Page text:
weakside

He was stupid. I was lucky. I will visit him soon.
Dec 9, 2004
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#8
All passing her does, is make a high school diploma worth even less.
In all fairness, is it really worth that much now? Unless you have a college degree or a useful skill it is pretty much worthless.
 

HummerTuesdays

Another girrrrl!!!
Apr 24, 2005
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#9
If I'd failed those classes, the nuns weren't going to pass me to support my efforts to achieve academic success, even though I attended every single class!!!
There's the difference right there.

And I wanted to teach as well. However I see what my friends go through. When I was in school the parents united with the teachers. Now if a teacher even looks at a kid the wrong way the parent is crying foul and does everything they can to make the teacher's life miserable. The parents don't care why their kids are failing, because it's got to be the fault of the teacher. :icon_roll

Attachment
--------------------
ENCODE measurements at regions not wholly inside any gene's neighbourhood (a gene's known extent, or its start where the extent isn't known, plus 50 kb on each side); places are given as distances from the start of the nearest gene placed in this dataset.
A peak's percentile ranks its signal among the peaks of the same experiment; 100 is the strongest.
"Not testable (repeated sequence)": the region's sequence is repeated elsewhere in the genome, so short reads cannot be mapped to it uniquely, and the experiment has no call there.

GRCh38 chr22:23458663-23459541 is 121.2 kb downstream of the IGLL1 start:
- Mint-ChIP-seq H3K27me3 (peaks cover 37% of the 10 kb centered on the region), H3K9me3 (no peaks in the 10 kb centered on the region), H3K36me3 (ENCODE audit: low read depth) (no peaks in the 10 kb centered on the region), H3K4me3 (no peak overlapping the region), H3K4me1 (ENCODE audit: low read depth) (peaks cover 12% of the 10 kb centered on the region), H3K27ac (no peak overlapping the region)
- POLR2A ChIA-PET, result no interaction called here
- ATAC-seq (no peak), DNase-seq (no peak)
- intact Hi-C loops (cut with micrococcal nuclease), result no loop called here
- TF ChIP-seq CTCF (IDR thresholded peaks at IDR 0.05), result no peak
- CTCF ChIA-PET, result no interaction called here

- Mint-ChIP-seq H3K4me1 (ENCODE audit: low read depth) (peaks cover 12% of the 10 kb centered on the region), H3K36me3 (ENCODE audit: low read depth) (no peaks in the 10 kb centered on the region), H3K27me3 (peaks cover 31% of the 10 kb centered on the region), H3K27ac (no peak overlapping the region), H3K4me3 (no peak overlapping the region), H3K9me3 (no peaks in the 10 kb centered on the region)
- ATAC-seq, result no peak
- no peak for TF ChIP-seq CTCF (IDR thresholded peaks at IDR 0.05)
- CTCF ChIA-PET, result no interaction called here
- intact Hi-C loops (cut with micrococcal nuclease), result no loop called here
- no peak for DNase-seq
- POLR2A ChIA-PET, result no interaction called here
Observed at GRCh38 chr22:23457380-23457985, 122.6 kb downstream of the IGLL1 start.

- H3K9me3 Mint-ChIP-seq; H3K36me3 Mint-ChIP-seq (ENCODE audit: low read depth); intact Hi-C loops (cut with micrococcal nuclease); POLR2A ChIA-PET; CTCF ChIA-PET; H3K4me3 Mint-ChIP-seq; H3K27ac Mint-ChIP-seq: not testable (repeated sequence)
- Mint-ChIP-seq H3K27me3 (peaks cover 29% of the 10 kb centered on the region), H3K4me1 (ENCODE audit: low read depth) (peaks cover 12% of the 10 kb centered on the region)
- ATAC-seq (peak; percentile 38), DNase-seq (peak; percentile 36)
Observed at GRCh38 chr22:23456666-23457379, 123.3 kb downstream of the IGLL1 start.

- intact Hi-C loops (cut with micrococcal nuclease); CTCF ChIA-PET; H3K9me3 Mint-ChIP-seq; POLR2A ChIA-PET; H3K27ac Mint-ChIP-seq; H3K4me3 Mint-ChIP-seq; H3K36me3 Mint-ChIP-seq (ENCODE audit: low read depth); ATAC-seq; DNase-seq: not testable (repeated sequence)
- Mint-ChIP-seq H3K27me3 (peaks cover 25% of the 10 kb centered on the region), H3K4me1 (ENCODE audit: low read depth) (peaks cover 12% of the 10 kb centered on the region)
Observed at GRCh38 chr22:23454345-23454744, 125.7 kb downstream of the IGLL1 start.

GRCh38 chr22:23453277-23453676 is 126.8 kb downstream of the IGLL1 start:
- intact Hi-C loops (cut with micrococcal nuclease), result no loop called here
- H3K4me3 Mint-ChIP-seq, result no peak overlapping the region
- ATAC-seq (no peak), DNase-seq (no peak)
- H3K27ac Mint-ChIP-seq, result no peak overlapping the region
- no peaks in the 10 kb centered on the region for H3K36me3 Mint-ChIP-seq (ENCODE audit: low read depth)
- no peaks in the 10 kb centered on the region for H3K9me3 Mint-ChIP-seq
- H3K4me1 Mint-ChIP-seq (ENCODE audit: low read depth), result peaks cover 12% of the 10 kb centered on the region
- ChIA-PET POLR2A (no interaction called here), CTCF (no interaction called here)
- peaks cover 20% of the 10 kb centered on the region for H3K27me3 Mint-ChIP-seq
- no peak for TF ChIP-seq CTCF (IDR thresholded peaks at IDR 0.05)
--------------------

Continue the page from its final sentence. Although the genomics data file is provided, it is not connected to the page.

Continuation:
FellowTraveler

Frank Reynolds is my hero
Jul 24, 2005
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#11
This just further proves to me that if I have to eat rice and beans for years to come, my kids are going to private school. It's not so much the teachers, but the administrators, unions and the parents with their precious little snowflakes. i look forward to paying for her to go on welfare and medicare once this worthless cunt pops out 5 kids. I weep for this country.
 

weakside

He was stupid. I was lucky. I will visit him soon.
Dec 9, 2004
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#12
How do you think it got that way?
To be totally honest I was really being facetious when I made my flippant remarks regarding passing her along if she did not truly deserve the grade. (I don’t play the jerk very well on this board and should stick to the role of “over-caring liberal” lol.) Giving anything to anyone that they have not earned is teaching both weakness and helplessness, which is disgusting and hurts all stakeholders in a child’s education.